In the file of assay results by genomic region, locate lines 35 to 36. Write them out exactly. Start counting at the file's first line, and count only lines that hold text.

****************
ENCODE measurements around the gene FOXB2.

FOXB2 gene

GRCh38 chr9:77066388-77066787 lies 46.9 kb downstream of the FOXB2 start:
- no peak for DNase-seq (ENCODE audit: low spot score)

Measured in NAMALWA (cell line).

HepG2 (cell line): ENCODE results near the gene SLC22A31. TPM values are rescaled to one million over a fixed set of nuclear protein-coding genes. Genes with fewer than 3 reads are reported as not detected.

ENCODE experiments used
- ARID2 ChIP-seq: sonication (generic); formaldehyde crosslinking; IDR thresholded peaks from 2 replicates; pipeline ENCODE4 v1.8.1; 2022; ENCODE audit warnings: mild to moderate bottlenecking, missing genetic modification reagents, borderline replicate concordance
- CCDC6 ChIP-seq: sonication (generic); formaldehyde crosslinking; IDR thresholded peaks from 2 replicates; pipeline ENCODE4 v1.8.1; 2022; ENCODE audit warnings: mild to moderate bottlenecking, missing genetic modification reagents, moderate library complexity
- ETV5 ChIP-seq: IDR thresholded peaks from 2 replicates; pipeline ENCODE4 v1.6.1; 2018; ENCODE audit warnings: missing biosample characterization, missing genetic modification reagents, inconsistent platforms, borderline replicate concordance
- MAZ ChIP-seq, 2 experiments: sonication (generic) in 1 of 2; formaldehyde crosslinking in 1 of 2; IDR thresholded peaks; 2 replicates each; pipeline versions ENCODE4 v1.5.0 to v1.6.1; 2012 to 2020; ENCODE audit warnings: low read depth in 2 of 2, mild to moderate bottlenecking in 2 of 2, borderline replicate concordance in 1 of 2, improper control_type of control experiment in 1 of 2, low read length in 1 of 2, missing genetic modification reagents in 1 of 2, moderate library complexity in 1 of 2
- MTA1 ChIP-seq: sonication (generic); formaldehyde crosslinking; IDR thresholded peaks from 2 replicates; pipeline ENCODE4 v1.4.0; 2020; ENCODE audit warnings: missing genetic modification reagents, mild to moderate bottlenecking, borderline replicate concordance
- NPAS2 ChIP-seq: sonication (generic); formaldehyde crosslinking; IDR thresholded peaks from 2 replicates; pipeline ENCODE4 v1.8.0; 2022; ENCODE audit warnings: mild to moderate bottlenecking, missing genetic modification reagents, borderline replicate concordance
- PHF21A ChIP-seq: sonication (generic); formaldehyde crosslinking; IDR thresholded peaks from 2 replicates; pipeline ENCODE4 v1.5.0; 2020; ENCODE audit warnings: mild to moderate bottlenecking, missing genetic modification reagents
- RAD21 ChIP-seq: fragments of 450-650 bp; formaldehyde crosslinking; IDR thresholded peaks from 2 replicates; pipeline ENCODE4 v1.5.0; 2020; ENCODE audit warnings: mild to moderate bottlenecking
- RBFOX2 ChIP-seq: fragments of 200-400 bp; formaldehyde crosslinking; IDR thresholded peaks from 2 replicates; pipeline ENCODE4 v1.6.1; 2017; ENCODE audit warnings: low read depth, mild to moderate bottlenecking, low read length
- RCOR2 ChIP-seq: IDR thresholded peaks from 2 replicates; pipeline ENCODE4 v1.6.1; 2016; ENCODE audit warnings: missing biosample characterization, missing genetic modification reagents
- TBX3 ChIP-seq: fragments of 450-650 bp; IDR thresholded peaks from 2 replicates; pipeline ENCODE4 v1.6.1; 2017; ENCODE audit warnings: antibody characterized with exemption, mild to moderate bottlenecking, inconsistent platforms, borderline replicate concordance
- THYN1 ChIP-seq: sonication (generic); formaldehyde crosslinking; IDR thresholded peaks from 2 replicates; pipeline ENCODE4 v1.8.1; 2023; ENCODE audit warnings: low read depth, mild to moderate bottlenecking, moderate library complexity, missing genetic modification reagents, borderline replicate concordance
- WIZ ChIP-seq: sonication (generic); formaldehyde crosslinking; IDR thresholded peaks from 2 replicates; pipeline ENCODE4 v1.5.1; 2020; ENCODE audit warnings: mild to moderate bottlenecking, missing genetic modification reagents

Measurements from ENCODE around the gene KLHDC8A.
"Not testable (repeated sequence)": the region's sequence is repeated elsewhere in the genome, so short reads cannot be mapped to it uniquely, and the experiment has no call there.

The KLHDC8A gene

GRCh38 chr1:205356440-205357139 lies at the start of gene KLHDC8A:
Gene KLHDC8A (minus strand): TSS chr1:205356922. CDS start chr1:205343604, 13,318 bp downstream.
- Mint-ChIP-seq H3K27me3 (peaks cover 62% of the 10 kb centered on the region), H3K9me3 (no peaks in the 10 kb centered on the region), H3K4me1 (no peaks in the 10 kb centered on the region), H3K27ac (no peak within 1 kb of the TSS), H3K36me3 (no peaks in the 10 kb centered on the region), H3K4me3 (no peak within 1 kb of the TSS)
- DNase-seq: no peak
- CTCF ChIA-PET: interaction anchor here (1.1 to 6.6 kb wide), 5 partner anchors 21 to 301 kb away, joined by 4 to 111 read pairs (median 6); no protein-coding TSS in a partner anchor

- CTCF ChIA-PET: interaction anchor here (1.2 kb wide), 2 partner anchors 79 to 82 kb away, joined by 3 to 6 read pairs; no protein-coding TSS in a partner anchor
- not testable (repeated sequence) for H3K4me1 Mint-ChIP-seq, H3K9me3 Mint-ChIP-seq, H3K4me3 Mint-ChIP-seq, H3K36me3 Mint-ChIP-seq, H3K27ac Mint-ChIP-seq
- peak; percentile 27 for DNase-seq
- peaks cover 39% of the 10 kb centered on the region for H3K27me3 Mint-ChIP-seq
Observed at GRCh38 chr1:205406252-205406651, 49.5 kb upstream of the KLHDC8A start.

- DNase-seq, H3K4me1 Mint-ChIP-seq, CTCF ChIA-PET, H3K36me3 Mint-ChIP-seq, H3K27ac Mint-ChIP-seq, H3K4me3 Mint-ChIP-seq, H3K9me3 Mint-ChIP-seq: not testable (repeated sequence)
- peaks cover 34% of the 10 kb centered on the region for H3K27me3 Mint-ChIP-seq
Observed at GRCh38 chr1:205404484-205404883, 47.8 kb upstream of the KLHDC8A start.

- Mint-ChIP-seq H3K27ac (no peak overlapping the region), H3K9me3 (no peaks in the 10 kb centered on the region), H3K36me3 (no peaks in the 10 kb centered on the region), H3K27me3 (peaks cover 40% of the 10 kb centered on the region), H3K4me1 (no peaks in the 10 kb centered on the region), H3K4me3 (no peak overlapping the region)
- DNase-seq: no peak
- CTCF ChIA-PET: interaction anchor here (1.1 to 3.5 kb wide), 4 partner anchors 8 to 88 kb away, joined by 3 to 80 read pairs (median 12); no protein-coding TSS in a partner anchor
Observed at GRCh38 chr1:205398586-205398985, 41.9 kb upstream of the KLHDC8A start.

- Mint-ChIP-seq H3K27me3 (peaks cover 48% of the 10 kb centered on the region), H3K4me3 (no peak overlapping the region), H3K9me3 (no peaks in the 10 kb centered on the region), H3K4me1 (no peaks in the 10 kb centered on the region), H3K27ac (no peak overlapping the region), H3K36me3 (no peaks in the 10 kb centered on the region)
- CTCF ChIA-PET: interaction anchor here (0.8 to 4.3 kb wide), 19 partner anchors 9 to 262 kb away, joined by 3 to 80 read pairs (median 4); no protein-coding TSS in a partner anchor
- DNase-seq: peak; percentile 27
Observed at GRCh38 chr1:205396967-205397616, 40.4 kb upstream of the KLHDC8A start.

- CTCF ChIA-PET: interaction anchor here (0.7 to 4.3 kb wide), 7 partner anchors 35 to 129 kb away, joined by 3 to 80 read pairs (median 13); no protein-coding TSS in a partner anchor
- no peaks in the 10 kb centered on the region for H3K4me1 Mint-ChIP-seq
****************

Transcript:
- peaks cover 34% of the 10 kb centered on the region for H3K27me3 Mint-ChIP-seq
Observed at GRCh38 chr1:205404484-205404883, 47.8 kb upstream of the KLHDC8A start.